Afghanistan National Security Council advisor, Hamdullah Mohib addresses the Manama Dialogue security conference in the…
Afghanistan National Security Council advisor, Hamdullah Mohib addresses the Manama Dialogue security conference in the Bahraini capital on Dec. 5, 2020.

ISLAMABAD - Pakistan has conveyed to the leadership in Afghanistan it will no longer conduct official business with Kabul’s top national security chief because of his recent “abusive outburst” against Islamabad, highly placed officials and diplomatic sources confirmed to VOA on Friday.

The controversy has again highlighted political tensions and historic mistrust plaguing relations between the South Asian neighbors, which share a nearly 2,600-kilometer border.

The latest trigger came from Afghan President Ashraf Ghani’s national security adviser, Hamdullah Mohib, who routinely accuses Pakistan and its spy agency of supporting and directing the Taliban’s insurgency in Afghanistan, charges Islamabad rejects.

In a public speech earlier this month in eastern Nangarhar province, next to the Pakistani border, Mohib not only repeated his allegations but called Pakistan a “brothel house.”

His remarks outraged leaders in Islamabad, who denounced them, saying they “debased all norms of interstate communication.”

A senior Pakistani official privy to the matter told VOA on condition of anonymity his government lodged a strong protest with the Afghan side and conveyed “deep resentment” in Pakistan over Mohib’s “undignified” remarks.

The official said Kabul has been told Islamabad, henceforth, would not hold bilateral engagements with the Afghan national security adviser. It has also been conveyed “by our side that Afghan side is not serious in engaging with Pakistan, but only in the blame game and degrading Pakistan’s sincere efforts,” the official added.

Afghanistan's President Ashraf Ghani meets with Pakistan's Army Chief of Staff General Qamar Javed Bajwa, in Kabul, Afghanistan, May 10, 2021.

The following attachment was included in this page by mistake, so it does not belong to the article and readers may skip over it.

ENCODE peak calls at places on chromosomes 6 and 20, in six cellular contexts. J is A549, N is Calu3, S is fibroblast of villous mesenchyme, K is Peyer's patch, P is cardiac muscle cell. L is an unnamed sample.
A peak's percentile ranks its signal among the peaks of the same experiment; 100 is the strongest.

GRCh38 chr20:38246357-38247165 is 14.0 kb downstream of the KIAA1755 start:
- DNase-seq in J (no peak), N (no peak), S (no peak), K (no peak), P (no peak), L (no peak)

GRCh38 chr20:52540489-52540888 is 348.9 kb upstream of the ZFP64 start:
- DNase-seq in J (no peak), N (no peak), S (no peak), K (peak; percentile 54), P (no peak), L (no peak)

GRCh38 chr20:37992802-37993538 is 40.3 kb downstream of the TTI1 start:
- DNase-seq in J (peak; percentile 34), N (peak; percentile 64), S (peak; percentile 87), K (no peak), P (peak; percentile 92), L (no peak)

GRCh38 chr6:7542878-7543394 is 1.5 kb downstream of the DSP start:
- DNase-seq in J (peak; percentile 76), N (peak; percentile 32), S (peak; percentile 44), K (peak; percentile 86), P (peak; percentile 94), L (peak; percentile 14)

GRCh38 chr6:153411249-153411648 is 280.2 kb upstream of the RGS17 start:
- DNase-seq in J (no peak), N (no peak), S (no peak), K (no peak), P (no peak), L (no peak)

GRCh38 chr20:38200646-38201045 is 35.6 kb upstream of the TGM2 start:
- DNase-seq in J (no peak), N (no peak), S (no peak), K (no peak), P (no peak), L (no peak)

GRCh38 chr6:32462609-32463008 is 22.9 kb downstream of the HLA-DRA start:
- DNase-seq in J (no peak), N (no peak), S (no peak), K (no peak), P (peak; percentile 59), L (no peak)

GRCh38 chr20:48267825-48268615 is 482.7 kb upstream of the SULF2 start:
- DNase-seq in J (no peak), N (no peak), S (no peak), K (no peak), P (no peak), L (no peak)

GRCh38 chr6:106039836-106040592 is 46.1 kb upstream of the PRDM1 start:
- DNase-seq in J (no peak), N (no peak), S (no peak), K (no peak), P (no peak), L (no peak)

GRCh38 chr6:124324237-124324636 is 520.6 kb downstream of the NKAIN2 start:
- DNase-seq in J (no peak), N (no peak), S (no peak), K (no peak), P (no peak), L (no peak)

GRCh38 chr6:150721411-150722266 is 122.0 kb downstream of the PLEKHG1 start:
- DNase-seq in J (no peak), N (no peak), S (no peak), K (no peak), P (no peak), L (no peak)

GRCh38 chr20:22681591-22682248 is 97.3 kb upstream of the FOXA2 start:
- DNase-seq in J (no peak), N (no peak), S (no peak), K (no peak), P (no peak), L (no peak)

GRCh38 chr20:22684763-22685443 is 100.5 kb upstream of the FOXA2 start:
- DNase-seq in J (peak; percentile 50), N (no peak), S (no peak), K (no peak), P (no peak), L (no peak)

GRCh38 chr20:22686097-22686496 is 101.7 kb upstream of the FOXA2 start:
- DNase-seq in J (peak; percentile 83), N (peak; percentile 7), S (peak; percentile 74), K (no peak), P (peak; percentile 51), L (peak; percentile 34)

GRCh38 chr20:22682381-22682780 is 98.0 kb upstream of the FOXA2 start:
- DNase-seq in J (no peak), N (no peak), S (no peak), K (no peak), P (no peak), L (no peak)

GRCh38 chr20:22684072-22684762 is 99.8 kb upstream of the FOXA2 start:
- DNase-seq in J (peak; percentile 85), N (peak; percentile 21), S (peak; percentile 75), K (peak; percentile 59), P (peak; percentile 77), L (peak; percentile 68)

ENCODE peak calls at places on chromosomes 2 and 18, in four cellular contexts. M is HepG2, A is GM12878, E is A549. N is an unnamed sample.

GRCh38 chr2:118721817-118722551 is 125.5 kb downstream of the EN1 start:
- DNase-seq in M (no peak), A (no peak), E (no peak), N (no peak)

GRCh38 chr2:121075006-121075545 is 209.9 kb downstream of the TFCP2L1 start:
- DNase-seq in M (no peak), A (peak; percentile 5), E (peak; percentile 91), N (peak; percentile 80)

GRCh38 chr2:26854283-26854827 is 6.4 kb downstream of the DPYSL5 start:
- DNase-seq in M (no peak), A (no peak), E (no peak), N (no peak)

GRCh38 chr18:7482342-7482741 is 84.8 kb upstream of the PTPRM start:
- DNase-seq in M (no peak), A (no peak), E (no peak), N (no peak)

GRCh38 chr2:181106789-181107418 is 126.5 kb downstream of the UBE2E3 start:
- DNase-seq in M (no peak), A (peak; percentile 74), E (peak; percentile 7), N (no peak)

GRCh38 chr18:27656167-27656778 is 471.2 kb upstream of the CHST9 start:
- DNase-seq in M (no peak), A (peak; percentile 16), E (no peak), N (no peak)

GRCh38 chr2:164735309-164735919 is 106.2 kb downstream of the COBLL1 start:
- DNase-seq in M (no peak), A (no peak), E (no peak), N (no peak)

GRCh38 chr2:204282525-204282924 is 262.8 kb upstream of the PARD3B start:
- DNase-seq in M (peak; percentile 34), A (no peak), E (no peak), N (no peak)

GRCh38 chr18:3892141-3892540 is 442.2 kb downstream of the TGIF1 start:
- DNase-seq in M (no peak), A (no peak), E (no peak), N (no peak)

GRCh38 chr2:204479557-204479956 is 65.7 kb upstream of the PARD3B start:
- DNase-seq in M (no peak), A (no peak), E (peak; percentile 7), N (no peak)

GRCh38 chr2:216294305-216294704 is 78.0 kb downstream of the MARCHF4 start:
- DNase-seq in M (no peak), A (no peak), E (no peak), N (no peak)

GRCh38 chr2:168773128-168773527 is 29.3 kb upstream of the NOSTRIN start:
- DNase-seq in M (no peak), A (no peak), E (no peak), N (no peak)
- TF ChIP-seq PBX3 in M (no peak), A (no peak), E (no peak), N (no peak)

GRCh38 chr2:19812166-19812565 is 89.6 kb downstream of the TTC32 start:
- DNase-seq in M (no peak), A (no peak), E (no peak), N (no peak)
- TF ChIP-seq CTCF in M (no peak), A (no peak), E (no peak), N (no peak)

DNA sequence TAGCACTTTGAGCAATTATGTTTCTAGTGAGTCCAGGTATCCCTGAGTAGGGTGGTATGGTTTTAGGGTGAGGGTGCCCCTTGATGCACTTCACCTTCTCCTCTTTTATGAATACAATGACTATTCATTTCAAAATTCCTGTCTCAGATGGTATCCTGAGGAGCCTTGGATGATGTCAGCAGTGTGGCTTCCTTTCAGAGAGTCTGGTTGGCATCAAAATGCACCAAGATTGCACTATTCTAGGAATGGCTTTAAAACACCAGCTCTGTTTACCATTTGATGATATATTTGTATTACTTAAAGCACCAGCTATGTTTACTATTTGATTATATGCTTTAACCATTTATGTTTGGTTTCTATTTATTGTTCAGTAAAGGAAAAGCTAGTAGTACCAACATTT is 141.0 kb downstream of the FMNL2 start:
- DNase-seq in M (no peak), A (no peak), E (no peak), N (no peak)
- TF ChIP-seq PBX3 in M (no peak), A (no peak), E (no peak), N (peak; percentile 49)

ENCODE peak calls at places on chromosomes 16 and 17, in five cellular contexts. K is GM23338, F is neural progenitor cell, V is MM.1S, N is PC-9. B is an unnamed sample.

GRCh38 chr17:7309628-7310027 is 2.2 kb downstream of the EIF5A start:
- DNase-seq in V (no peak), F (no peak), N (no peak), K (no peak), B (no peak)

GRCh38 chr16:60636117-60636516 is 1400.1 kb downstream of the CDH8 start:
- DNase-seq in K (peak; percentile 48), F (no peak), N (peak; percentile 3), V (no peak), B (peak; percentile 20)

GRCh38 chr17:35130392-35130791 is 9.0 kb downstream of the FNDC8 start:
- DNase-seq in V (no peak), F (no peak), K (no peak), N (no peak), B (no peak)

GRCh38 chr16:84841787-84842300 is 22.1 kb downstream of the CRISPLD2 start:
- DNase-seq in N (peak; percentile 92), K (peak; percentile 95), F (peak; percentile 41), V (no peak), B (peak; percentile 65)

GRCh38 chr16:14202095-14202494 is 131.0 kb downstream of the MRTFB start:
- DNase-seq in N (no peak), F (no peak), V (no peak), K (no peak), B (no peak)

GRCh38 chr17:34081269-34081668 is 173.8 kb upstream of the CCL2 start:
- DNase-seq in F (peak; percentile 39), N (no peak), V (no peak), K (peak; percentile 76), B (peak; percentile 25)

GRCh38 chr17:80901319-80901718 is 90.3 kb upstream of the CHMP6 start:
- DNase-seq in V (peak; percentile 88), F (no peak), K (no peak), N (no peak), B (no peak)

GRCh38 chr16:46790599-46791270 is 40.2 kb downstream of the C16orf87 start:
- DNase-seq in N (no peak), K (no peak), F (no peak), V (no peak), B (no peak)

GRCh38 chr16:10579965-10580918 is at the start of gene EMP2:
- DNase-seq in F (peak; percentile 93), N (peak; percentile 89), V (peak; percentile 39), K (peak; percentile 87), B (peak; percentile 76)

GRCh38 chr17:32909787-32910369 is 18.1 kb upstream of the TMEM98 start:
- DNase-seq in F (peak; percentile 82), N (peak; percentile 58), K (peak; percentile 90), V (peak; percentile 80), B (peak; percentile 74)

Afghan Vice President Amrullah Saleh while addressing a public gathering in the southeastern border province of Khost earlier this week indirectly confirmed Pakistan’s assertions.

In a video clip from the speech posted on social media, Saleh asserted that “a Western leader” recently telephoned Ghani and told him that Pakistan does not want to work with a “Pashtun leader in Afghanistan.” The vice president did not identify the foreign leader, nor did he name Mohib but the Afghan national security advisor is an ethnic Pashtun.

Diplomatic sources confirmed to VOA that Pakistan’s military chief General Qamar Javed Bajwa, during his visit to Kabul this month, had raised the issue in his meeting with Ghani in the presence of Nick Carter, Britain’s chief of the defense staff.

Mohib addressed a news conferences in Kabul Saturday where he was asked to respond to reports that Islamabad has ended official dealings with him.

“My team has seen media reports attributed to anonymous individuals. As of now, the government of Afghanistan has not been officially intimated about the issue,” the adviser said. 

“The Afghan government will respond to it through relevant diplomatic channels whenever the information is formally conveyed to it,” Mohib added.

Carter has been engaged in facilitating contacts between the two countries to help ease tensions at a time when the United States and NATO allies have been withdrawing their troops from Afghanistan after 20 years of war with the Taliban.

An official Pakistani military statement following the May 10 meeting in Kabul confirmed it was held in the presence of Carter.

“Matters of mutual interest, current developments in the Afghan peace process, enhanced bilateral security and defense cooperation and need for effective border management between the two brotherly countries were discussed,” the statement said, but it did not say anything about the controversy stemming from Mohib’s remarks.

Zalmay Khalilzad, special representative on Afghanistan reconciliation, speaks during a House Foreign Affairs Committee hearing on the US-Afghanistan relationship on Capitol Hill on May 18, 2021.